| Family First Serial |

For Granted: Chapter 45

Do you really expect to get a donor to commit to matching half a million dollars by calling him on the phone?


Dini gripped the phone in her hand. It was time to bite the bullet and reach out to her family.  She needed a matching donor to get this campaign off the ground. With any luck, her father would offer to be that person. Or, at the very least, suggest friends to contact.

She paced back and forth in her home office. These were her parents, for heaven’s sake. Why was she so nervous?

Because, once again, she’d be little Dini who couldn’t succeed without their help?

Sighing, she punched her father’s number.

He picked up on the first ring. “Dini, what a nice surprise.”

It was true, she usually called Ma. But that was because her father was generally too busy for phone calls. Three-word texts were more his communication style.

“Yes, I know, it’s been a while since we’ve actually spoken. How are you?”

“Baruch Hashem, can’t complain.” He paused for a millisecond. “Listen, I don’t mean to rush you, but I’m about to go into a meeting. Did you need something?”

So much for cozy small talk. Maybe that’s why she’d always had trouble relating to her father.  He could discuss a business deal for hours with Eliana and the boys, but the types of things that interested Dini were not topics he knew how to deal with intelligently — and he did not like conversations where he didn’t feel in control of the subject. Ever since she was young, he’d respond to her prattles about school, camp, friends, clothes, with a “very nice,” before passing the conversational baton over to her mother.

Okay, cut to the chase it is. “My organization, y’know, Chesed Tzirel, is planning a major fundraiser. It’s our first ever and I want it to be successful.” Success was a key word with her father.

“We’re looking for a matching donor and I, uh, wondered if—” She swallowed hard, but that didn’t help unstick the words in her throat.  She coughed. “If you have any friends who might be interested in supporting a medical organization that helps Anglo olim in Israel.”


She clenched her fist. Why hadn’t she been able to ask the question outright: Would you be willing to be our matching donor?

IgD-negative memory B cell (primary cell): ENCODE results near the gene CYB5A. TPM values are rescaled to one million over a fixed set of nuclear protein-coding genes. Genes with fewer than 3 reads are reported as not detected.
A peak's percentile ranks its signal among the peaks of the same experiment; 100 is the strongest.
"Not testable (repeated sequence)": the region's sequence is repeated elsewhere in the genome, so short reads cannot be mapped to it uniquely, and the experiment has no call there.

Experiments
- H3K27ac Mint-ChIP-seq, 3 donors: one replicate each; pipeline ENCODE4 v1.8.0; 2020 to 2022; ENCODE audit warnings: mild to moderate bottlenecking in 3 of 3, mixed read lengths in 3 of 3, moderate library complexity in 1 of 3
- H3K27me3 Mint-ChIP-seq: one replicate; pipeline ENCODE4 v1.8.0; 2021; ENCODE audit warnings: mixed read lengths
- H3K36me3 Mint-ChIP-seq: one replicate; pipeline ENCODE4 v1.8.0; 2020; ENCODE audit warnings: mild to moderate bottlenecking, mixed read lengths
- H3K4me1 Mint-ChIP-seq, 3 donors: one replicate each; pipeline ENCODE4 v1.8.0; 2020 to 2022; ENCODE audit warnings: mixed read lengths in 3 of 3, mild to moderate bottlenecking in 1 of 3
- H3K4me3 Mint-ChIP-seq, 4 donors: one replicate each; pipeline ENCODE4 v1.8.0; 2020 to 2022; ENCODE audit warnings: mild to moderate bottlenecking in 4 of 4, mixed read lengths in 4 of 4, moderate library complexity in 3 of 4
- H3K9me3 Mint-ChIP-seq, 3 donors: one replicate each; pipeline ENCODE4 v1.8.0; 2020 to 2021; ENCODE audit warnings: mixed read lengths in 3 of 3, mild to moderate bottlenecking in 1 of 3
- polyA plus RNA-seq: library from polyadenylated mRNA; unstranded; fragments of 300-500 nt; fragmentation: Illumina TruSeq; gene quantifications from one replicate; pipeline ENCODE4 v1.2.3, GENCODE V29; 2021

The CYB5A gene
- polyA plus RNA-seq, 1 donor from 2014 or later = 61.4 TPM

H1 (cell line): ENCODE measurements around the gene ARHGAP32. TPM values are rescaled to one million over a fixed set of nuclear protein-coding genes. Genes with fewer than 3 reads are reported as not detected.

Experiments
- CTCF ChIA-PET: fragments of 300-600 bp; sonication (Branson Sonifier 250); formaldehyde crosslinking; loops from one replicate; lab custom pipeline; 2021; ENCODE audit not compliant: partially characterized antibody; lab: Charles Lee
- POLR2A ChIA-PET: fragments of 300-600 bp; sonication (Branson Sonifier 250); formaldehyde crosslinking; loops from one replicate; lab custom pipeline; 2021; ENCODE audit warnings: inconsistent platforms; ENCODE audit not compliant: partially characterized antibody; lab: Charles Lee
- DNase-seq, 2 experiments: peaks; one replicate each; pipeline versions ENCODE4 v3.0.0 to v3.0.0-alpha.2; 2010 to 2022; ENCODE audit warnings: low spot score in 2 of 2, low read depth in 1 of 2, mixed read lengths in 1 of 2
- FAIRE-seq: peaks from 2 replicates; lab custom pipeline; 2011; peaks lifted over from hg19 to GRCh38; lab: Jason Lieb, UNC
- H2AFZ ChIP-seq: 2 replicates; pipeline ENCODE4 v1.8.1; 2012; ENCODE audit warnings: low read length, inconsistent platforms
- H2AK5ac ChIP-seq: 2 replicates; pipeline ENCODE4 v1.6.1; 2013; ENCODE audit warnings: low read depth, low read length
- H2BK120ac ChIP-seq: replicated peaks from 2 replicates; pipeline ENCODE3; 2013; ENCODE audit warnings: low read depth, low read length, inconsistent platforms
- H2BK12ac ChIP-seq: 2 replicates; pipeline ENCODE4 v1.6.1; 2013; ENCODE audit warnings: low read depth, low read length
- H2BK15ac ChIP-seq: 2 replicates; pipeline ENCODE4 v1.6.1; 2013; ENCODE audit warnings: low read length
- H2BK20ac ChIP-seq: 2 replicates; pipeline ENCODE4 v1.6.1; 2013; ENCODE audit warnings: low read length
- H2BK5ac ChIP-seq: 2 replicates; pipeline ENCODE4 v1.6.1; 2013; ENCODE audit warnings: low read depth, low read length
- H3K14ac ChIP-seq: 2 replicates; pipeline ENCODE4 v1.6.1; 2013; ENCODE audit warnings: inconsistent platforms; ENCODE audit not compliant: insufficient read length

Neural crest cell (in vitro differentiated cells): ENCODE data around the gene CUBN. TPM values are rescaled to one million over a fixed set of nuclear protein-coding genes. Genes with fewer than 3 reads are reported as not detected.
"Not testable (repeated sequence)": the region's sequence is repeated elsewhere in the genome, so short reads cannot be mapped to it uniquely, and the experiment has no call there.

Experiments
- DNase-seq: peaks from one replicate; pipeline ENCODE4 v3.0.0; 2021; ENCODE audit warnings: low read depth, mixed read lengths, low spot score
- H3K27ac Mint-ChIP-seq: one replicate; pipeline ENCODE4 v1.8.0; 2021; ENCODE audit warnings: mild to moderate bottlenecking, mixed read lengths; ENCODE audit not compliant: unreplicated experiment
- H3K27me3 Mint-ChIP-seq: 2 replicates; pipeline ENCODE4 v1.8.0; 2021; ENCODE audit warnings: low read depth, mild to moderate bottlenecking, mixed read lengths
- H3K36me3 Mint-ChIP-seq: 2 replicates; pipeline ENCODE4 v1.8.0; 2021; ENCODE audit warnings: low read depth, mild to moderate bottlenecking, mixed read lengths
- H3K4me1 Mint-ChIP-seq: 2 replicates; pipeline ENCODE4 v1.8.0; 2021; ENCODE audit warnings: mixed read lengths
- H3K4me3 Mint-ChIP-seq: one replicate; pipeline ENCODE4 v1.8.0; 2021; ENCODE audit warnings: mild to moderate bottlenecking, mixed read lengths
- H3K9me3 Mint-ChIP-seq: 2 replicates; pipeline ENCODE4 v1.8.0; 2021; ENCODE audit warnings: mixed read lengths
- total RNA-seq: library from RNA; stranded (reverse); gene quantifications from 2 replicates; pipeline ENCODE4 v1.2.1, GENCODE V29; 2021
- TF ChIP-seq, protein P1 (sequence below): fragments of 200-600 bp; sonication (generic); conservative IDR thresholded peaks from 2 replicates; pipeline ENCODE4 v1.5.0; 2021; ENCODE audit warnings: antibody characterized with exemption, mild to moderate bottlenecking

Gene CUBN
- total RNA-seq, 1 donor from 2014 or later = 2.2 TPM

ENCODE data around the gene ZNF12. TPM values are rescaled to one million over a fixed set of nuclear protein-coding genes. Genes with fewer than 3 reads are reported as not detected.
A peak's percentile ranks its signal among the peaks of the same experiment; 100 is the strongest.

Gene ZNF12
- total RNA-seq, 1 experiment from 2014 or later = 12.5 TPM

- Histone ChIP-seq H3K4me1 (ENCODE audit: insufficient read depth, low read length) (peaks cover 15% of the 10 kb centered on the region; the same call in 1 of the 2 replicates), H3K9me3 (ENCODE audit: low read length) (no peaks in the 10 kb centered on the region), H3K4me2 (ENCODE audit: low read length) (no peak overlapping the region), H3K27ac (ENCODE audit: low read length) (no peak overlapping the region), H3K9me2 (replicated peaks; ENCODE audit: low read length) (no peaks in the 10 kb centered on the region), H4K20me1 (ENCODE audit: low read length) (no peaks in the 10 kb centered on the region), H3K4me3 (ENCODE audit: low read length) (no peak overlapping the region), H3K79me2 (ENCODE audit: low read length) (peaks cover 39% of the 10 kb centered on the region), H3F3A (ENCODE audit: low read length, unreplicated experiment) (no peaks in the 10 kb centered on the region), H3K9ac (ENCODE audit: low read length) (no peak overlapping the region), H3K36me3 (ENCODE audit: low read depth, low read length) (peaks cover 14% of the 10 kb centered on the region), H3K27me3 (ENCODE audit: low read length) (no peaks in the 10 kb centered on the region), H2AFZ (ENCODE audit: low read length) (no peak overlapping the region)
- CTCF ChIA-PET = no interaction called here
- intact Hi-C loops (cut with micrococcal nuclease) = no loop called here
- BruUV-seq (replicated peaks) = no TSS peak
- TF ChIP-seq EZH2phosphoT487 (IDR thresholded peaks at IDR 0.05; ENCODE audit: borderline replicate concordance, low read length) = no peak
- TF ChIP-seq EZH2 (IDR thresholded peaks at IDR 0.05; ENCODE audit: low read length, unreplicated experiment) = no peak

“I might know someone,” Ta said cautiously.

You can’t even ask your parents for money, and you think you’ll be able to approach strangers?

“Off the top of my head—” He paused, thinking.

You have no problem charging his credit card for tens of thousands of dollars. How is that different from asking him for a tzedakah donation of that amount?

“Shimon Reiss may be willing. He likes medical causes; he just donated an ambulance to Hatzalah.”

“Mmm.” And what will you do when—

She blinked. Wait, what had Ta said? Quickly grabbing her notepad, she asked, “Can you repeat the name?”

“Shimon Reiss. And Benny Tropp, he’s another one you might want to try. Between you and me, he’s an easy touch. He gives to everything.” It was clear from his tone of voice what Ta thought of people who give to everything but, personally, Dini was grateful for such people. She put a big star next to Tropp.

“Great!” she said. “Anyone else?” Like you, Ta?

“Or… Oh! Schiller. Yossi Schiller. Young fellow, must be around your age. He davens in our shul, approached me a while back for real estate advice. He recently closed a big deal, and threw a $50,000 kiddush to celebrate. That type.”

Dini could picture Ta’s smirk. While he had no problem spending in a big way when warranted, he had no patience with throwing around money just for the sake of showing everyone you have it.

“Those tacky nouveau riche,” she muttered with a grin.

“Hmm.” She pictured Ta trying not to smile, and she grinned wider. “Anyway,” he continued, “he’s probably ripe for taking his next step up in the world, which is, of course, a pet tzedakah cause.”

Dini laughed. Ta might not have her mother’s social finesse, but this hard-nosed assessment of a person’s underlying motivator and predicted next step was what made him such a resounding success at business. Not to mention his knack for spotting the potential opportunity before everyone else.

“And what makes you think Chesed Tzirel will become this cause? We don’t have a building name to offer him. Or, y’know, a dinner to honor him at.”

“Check with Mommy to confirm, but I heard they have a child with a medical condition. Pays to go for it, you never know.”

“Makes sense.” Even though, in her opinion, nothing about the idea of calling a complete stranger to ask them to donate hundreds of thousands of dollars made the least bit of sense.

“Try those three first and if they don’t pan out, get back to me.” Her father’s voice told her that the conversation was over.

“Thanks, Ta, I appreciate it.” And she did. She knew her father couldn’t be comfortable having his daughter solicit his friends for mega-donations. “Can you send me their contact info?”

“Sure. Just shoot a text to my secretary, and she’ll get that for you.”

“Amazing, I’ll do that.”

“She can also take care of booking your flight.”

Dini blinked. Huh?

“We have no plans to travel until Pesach,” she said. “And we’ve already made those tickets.”

There was a short silence on the phone. “Dini, I thought you had fundraising savvy. Do you really expect to get a donor to commit to matching half a million dollars by calling him on the phone?”